Mon district in Nagaland had observed a shutdown on Tuesday in protest against the Army action against its civilians killing more than a dozen of them. As a mark of respect to the persons that were killed in the incident, the State government had cancelled a major festival which has been in middle of Hornbill Festival celebrations. The State government had also decided to write to the union government asking it to repeal the Armed Forces (Special Powers) Act, (AFSPA)1958. The State cabinet at an extraordinary meeting on Tuesday discussed the Army operations that went horribly wrong, according to its spokesperson and minister for planning Neiba Kronu.
The unsavory events in Nagaland on Sunday reveal the mood of the people in the Northeastern State. The Army’s botched operation in Mon district killed six villagers, ten more villagers were killed in firing on the villagers who rebelled against the Army. In all 17 persons were killed including a jawan. Two villagers have been missing since the incident took place.
The Army has issued a statement regretting the failure on the part of intelligence operatives. The Army as well as the State government had ordered investigation. The Army had opened fire at a pickup van carrying coalminers mistaking them to be terrorists. This reveals the state of affairs in the troubled State. The Army chose to fire at a van from which there was no provocation. Just on the suspicion that they were terrorists, the Army resorted to firing. There was no attempt to capture the so called terrorists alive. Killing appears to be the only option.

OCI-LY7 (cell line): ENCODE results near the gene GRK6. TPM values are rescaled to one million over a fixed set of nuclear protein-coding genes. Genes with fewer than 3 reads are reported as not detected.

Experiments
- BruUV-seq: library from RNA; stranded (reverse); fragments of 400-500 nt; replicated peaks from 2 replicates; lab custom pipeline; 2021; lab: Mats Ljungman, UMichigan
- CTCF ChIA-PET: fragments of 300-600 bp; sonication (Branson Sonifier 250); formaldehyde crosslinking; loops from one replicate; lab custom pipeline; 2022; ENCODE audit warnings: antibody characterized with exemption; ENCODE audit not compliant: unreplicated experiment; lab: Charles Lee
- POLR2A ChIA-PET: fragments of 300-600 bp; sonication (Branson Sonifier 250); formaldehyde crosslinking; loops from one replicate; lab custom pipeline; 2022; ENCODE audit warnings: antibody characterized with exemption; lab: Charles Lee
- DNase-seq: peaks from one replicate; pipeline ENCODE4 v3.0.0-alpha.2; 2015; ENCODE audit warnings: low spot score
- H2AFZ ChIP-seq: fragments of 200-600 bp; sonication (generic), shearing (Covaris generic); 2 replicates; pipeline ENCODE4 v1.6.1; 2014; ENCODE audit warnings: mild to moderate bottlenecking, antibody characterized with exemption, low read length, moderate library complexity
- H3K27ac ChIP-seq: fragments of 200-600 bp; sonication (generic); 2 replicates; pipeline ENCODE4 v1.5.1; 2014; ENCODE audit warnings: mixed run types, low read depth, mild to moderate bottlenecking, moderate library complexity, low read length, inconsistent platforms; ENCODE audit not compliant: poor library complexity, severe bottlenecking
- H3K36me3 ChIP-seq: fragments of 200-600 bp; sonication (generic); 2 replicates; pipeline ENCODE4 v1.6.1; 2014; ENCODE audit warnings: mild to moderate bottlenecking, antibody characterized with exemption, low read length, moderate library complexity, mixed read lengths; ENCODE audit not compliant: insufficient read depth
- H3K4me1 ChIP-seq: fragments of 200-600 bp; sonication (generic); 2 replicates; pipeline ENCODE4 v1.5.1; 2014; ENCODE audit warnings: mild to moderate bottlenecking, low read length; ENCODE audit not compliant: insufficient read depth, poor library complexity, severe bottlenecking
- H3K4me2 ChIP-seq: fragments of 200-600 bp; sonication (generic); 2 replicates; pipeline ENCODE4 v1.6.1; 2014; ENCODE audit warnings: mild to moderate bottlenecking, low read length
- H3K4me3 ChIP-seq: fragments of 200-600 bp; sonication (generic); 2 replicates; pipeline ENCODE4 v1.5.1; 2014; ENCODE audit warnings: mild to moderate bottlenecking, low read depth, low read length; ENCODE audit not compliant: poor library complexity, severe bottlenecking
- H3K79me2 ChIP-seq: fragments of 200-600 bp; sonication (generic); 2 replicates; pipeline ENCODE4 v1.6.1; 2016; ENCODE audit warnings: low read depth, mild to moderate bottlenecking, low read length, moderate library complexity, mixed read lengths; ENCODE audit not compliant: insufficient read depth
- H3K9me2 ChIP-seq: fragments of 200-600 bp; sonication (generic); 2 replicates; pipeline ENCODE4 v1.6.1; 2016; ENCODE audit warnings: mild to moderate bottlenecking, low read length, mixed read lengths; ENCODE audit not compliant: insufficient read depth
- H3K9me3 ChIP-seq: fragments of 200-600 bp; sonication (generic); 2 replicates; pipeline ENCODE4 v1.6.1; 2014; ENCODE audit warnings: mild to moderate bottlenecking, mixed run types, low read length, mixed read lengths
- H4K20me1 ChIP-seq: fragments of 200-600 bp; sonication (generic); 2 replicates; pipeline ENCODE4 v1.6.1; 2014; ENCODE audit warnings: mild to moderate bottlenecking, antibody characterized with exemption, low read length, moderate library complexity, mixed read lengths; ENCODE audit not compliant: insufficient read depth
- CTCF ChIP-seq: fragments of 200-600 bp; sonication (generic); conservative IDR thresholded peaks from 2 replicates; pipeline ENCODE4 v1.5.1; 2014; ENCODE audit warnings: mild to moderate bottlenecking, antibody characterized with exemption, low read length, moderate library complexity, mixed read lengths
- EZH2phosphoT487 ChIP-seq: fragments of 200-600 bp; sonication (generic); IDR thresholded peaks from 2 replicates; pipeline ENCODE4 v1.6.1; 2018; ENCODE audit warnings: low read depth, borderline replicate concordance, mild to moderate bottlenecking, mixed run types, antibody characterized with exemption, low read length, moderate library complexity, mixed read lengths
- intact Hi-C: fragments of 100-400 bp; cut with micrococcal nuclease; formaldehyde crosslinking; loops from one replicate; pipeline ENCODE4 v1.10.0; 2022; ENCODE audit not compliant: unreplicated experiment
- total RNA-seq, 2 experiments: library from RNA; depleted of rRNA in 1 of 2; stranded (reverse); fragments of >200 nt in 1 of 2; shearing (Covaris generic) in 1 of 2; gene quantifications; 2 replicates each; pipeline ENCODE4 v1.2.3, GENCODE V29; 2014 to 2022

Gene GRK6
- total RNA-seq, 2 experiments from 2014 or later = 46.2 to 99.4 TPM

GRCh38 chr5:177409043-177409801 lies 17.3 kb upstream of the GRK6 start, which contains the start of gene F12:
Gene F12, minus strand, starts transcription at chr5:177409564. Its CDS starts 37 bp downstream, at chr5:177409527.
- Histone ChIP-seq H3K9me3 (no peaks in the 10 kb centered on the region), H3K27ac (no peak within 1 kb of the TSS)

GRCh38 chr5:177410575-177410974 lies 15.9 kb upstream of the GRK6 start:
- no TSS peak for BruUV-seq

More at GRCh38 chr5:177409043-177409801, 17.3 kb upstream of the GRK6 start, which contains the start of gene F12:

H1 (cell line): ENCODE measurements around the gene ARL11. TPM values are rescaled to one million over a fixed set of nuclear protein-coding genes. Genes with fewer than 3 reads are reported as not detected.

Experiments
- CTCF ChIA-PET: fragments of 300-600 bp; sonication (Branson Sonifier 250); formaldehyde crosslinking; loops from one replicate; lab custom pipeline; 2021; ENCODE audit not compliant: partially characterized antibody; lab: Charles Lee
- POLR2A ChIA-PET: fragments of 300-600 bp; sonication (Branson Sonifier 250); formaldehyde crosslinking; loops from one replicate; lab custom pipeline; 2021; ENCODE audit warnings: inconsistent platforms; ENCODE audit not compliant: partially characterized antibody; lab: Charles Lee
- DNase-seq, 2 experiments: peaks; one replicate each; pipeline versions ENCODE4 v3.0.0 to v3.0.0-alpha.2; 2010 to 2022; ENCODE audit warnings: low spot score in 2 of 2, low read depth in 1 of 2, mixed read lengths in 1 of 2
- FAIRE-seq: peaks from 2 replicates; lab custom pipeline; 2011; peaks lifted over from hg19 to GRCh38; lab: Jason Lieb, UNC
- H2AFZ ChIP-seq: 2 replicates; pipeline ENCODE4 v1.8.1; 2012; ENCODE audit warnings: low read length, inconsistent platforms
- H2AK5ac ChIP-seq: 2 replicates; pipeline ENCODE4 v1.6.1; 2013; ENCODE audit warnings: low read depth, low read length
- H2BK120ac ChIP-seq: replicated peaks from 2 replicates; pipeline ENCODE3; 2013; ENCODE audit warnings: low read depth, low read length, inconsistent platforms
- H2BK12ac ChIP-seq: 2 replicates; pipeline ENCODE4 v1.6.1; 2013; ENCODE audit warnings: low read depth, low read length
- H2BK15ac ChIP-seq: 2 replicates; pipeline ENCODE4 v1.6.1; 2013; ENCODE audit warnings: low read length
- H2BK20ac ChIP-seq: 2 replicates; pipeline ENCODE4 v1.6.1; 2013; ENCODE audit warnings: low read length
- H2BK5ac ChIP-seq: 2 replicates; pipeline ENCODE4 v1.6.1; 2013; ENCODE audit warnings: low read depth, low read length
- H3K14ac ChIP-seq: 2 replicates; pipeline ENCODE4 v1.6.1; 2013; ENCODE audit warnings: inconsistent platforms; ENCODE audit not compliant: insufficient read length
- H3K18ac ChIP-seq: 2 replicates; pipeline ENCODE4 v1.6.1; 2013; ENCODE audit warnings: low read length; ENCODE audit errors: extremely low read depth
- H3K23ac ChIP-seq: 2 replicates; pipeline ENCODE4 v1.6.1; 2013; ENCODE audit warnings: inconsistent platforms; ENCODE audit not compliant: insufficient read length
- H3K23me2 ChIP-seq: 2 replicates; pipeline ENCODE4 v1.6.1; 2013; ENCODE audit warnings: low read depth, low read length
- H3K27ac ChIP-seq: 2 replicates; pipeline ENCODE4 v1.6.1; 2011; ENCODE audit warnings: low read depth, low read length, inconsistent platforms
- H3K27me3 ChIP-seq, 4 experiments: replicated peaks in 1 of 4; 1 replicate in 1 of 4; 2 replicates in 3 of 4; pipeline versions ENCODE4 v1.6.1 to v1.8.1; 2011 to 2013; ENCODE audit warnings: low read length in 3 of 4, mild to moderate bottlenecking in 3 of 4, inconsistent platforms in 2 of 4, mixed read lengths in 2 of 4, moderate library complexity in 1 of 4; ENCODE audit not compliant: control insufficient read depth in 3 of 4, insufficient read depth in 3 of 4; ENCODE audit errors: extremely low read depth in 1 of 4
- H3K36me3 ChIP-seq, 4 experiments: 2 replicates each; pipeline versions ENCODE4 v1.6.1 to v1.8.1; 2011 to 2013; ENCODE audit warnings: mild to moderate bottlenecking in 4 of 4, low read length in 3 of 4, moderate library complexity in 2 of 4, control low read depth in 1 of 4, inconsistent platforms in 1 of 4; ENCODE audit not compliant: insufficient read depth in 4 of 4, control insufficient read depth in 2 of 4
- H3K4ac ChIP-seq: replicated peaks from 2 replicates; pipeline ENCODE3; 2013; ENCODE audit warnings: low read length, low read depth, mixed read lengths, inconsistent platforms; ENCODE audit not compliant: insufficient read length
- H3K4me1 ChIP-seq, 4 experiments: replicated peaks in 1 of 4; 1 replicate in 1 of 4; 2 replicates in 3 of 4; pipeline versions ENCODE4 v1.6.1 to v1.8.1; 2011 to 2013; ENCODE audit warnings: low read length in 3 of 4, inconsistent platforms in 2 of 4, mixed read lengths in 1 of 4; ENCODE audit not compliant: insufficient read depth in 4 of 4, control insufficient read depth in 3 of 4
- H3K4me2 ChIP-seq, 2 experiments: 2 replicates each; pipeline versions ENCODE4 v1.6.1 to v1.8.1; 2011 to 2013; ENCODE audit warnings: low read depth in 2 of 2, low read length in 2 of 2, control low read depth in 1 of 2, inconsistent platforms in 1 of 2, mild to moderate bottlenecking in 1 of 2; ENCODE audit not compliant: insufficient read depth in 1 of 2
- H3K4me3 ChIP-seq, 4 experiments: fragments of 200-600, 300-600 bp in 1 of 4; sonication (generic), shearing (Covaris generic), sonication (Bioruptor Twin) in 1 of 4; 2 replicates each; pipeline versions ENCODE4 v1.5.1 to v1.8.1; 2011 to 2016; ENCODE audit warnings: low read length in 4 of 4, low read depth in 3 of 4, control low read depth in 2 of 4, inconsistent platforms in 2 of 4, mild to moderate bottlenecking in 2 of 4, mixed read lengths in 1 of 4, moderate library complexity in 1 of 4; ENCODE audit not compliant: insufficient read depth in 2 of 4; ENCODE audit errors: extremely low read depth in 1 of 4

The villagers who got worked up on seeing the dead bodies of their fellow villagers clashed with the Army with machets and sticks. The troops fired in self-defence killing eight more villagers and a jawan in the process. Subsequently a mob of around 500 people vandalised the camp of Assam Rifles, the primary force to tackle terrorists in Nagaland, at Mon. During the attack at least two persons were killed, according to army sources. Amit Shah, union home minister, expressed the government’s regrets for the mistaken identity.
Some 300 kilometers from Nagaland capital Kohima, hundreds of villagers buried and bid farewell on Monday night to the 12 persons killed. Most of them were coalminers. Nagaland Chief Minister Neiphiu Rio and thousands of others attended the funeral. Following a tip-off on insurgents, Army’s 21 SF had set up an ambush which went horribly wrong.